Monday, Ed wrote about Twitter’s decision to ban conservative talk show host Jesse Kelly from its platform for reasons unknown. Though the reason for the removal of the account was a mystery, Twitter did clarify that the suspension was permanent. A message sent to him said simply “This account will not be restored.”
[email protected] just shared this with me.
He’s permanently banned with no explanation. He broke no rules.
This madness has to stop. pic.twitter.com/zvwgSLg1Ri
— Sean Parnell (@SeanParnellUSA) November 26, 2018
Today, Kelly’s account was restored and Twitter released a new statement saying, “The account was temporarily suspended for violating the Twitter Rules and has been reinstated.”
BREAKING: Twitter spokesperson says regarding Kelly's suspension:
"The account was temporarily suspended for violating the Twitter Rules and has been reinstated. We have communicated directly with the account owner."
— Ryan Saavedra (@RealSaavedra) November 27, 2018
So how did the account go from permanently suspended to temporarily suspended overnight? Well, as you can see above it probably helped that a Senator and a Senator-elect weighed in on this. Here’s what Josh Hawley said earlier today:
The new Congress needs to investigate and find out. Twitter is exempt from liability as a “publisher” because it is allegedly “a forum for a true diversity of political discourse.” That does not appear to be accurate.
— Josh Hawley (@HawleyMO) November 27, 2018
And last night, Kelly appeared on Tucker Carlson’s show to talk about the suspension. From the Hill:
“Why did Twitter take you off its platform?” Carlson asked late Monday on “Tucker Carlson Tonight.”
“Nobody knows. Twitter kicked me off the platform because I was a mainstream voice on the right that spoke the truth,” replied Kelly, a two-time congressional candidate. “They’ve given me no explanation [after] they told Congress they would give explanations…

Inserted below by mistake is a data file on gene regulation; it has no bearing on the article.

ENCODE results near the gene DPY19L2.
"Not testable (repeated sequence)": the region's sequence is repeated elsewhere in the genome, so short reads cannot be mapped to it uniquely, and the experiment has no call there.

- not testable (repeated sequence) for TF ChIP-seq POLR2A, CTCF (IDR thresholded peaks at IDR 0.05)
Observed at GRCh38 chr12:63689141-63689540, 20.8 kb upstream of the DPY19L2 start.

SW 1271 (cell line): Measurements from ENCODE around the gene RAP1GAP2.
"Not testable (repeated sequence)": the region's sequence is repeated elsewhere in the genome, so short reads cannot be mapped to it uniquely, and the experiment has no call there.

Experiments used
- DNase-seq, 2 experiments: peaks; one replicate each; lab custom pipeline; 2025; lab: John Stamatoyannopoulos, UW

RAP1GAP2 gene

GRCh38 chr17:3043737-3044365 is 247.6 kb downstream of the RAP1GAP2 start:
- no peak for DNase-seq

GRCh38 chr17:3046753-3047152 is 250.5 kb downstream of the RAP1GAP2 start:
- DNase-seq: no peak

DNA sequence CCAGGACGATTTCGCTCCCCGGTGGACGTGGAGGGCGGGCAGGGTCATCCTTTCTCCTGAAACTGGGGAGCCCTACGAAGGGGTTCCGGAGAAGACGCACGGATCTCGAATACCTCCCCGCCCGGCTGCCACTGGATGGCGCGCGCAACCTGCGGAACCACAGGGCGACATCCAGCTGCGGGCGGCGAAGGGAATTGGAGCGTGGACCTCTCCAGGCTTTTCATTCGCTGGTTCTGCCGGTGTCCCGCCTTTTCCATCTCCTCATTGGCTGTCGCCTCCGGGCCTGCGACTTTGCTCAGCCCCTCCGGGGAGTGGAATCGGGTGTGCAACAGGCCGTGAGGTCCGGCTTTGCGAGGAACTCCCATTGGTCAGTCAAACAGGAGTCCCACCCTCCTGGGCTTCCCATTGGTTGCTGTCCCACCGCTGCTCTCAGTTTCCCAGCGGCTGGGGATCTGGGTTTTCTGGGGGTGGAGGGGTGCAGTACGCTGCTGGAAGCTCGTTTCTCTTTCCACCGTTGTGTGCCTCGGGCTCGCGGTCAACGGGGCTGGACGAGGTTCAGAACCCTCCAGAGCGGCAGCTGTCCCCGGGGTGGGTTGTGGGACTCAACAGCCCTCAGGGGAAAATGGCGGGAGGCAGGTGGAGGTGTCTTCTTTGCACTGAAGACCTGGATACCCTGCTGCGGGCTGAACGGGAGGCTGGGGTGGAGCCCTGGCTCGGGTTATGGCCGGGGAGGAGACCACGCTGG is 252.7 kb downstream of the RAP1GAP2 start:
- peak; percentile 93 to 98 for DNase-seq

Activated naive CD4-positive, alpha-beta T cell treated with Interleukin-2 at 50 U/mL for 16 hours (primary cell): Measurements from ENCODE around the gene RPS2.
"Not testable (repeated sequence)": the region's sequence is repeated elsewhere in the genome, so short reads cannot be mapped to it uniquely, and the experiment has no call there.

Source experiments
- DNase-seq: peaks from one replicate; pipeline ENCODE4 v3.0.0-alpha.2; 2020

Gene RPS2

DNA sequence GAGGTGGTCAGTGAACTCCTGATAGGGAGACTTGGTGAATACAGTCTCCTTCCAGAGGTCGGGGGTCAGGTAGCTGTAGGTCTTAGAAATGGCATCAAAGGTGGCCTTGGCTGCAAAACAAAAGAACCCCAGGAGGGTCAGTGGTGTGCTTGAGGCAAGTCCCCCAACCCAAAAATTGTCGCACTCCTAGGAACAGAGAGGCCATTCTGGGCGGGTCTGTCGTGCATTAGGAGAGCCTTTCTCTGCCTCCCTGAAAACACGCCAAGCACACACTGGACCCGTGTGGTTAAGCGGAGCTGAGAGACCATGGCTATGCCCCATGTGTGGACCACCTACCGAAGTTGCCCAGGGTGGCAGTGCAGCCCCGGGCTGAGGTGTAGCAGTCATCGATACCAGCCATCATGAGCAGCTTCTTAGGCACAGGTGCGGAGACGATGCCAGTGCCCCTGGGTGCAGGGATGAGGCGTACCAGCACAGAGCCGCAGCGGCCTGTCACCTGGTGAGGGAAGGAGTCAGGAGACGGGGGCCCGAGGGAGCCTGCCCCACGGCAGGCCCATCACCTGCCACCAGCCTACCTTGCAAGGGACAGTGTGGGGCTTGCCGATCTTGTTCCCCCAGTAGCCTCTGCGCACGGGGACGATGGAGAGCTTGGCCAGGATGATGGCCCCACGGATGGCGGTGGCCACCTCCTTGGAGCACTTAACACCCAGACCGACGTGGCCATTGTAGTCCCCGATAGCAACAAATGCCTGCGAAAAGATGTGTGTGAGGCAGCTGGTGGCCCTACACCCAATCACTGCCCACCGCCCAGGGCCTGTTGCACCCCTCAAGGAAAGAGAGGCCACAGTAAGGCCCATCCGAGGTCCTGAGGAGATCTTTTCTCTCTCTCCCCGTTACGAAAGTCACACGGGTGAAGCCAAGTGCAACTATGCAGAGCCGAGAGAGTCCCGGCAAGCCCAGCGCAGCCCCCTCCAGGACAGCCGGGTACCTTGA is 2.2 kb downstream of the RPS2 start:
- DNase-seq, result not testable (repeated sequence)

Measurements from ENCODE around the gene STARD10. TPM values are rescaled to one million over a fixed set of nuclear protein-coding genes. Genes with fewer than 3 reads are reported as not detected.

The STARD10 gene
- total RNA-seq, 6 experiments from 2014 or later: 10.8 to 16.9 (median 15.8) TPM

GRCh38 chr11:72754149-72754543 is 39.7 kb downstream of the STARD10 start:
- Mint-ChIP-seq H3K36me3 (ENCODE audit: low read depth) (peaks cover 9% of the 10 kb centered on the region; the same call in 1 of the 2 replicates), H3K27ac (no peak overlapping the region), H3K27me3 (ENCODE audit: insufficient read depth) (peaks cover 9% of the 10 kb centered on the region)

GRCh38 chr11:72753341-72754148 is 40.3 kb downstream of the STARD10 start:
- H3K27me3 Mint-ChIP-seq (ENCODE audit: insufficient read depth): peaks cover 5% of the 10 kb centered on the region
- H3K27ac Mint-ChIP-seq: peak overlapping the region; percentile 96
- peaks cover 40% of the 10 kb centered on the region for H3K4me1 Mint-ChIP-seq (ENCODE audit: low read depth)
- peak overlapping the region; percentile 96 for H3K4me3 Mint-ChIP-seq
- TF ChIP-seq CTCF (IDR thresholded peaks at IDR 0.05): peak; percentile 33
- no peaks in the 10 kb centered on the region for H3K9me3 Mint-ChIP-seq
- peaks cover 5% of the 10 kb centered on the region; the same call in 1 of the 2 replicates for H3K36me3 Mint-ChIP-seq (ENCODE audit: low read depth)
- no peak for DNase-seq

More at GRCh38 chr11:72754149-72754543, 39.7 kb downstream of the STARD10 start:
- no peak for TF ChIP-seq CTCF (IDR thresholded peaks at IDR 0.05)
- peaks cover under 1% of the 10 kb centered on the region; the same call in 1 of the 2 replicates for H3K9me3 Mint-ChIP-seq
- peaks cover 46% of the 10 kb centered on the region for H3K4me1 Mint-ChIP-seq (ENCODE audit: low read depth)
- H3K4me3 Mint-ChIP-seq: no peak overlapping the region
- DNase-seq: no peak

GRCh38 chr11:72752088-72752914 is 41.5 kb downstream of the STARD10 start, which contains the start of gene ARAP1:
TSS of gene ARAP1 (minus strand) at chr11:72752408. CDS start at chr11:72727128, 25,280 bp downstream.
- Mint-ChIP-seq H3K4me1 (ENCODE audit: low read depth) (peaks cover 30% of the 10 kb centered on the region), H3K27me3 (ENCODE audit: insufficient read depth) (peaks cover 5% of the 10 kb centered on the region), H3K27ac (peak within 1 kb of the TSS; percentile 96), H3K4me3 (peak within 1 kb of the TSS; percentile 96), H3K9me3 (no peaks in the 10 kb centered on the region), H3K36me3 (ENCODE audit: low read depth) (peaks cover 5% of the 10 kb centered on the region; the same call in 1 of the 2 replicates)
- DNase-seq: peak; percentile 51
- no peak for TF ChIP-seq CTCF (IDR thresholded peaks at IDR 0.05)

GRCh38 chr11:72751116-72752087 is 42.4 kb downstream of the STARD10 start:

Kelly, during a discussion with Carlson three months ago, predicted he would be kicked off Twitter after conspiracy theorist and Infowars founder Alex Jones was removed.
“They did exactly what I said they would do. They came for Alex Jones first because he’s a nut job and they wanted to see how the right would react,” Kelly told Carlson at the time. “They got him and I knew they were coming for me. And they will come for you too.”
I can’t claim I was upset when Twitter banned Alex Jones but I did write at the time that this seemed like a bad precedent given that the left’s desire for a safe space is never really satisfied:
I don’t have any use for Alex Jones. I’m not interested in defending him or his media empire. I do worry about the precedent being set here with the social media sites deciding as a group that someone should be silenced, partly in response to pressure from the left. That pressure to silence people the left disagrees with is not going to stop here. The far left’s desire for a safe space is never satisfied. And while this isn’t technically censorship (because Twitter is a private company), it does seem like a slippery slope in an area Jack Dorsey himself called a “digital public square” several times yesterday.
The problem is compounded by the fact that there is almost no transparency in these cases. Kelly was perma-banned by Twitter with no explanation and no avenue of appeal offered. Two days later, after a lot of reaction from the right, he’s back and Twitter has a completely new story. There doesn’t seem to be any clear process behind any of this, just whatever whims are striking people at Twitter in a given moment.
Does anyone think Jesse Kelly would have had his account restored if he didn’t have lots of high profile people on the right willing to talk about his situation? I think Twitter looked at the reaction and decided retreat was their best option, but that doesn’t mean they’ve learned anything from this. How long before they decide to ban someone else on the right, instantly and without explanation? Not every person who gets banned is going to have the benefit of a segment on national television to help change Twitter’s mind.